Framing Lumber and Plywood

Lumber is wood that has been cut into boards or other shapes for the purpose of woodworking or construction. It typically is supplied either rough or finished. Rough lumber is the raw material for furniture making and other items requiring additional cutting and shaping.

It is available in many species, and usually hardwoods are best for most building projects. Finished lumber is supplied in standard sizes, mostly for the construction industry. It is primarily one of a few needle-bearing species such as pine, hemlock, fir or spruce. Rough lumber comes from the sawmill without further cutting or shaping. It is usually sold in random lengths and widths and measured in board feet, a unit of 1″x 1″ x 1′.

It can be available air-dried or kiln-dried. Air-dried lumber is carefully stacked and allowed to dry for several months, depending on thickness. It is used for some outdoor purposes, such as building sheds and fences. Kiln-dried wood is stacked in moisture- and temperature-controlled kilns built for the purpose and dried. It is then ready to be used for furniture-making or other woodworking uses. Finished lumber is usually kiln-dried then planed and cut to predetermined sizes, primarily for use by the construction industry.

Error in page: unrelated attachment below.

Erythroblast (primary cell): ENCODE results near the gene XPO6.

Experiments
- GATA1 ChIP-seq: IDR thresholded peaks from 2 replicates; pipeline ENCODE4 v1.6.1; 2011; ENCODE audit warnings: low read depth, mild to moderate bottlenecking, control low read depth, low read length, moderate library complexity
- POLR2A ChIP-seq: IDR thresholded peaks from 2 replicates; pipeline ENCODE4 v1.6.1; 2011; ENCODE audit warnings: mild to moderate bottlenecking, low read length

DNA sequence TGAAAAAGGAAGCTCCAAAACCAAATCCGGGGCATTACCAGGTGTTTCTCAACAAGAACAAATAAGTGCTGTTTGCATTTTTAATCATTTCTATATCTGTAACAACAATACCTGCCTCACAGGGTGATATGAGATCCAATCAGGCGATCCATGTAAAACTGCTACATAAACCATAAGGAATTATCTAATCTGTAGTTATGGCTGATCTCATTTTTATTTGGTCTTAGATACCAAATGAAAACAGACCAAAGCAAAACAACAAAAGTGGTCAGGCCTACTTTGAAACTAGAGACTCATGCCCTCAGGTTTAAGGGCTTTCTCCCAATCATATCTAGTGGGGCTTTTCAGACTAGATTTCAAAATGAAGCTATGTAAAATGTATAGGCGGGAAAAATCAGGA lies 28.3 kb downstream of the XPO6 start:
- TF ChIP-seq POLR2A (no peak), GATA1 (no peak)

These are nominal, rather than actual sizes. When using metric measurements, lumber is measured in actual sizes. When using Imperial measurements, for instance, a 2×4 is actually 1-1/2 by 3-1/2 inches. Other stock is sized in similar manners. The lengths are actual sizes and are multiples of 2 feet. Sizes from 8 to 16 feet (8,10,12,14,16) are commonly available, and larger sizes (18,20,22,24) are sometimes available. Timber is cut in the forest in 24 foot lengths. At the mill, it is recut into 3-8 foot lengths, an 8 foot and a 16 foot length, a 10 foot and a 14 foot length or 2-12 foot lengths.

Lumber is also used to refer to plywood and composite wood products.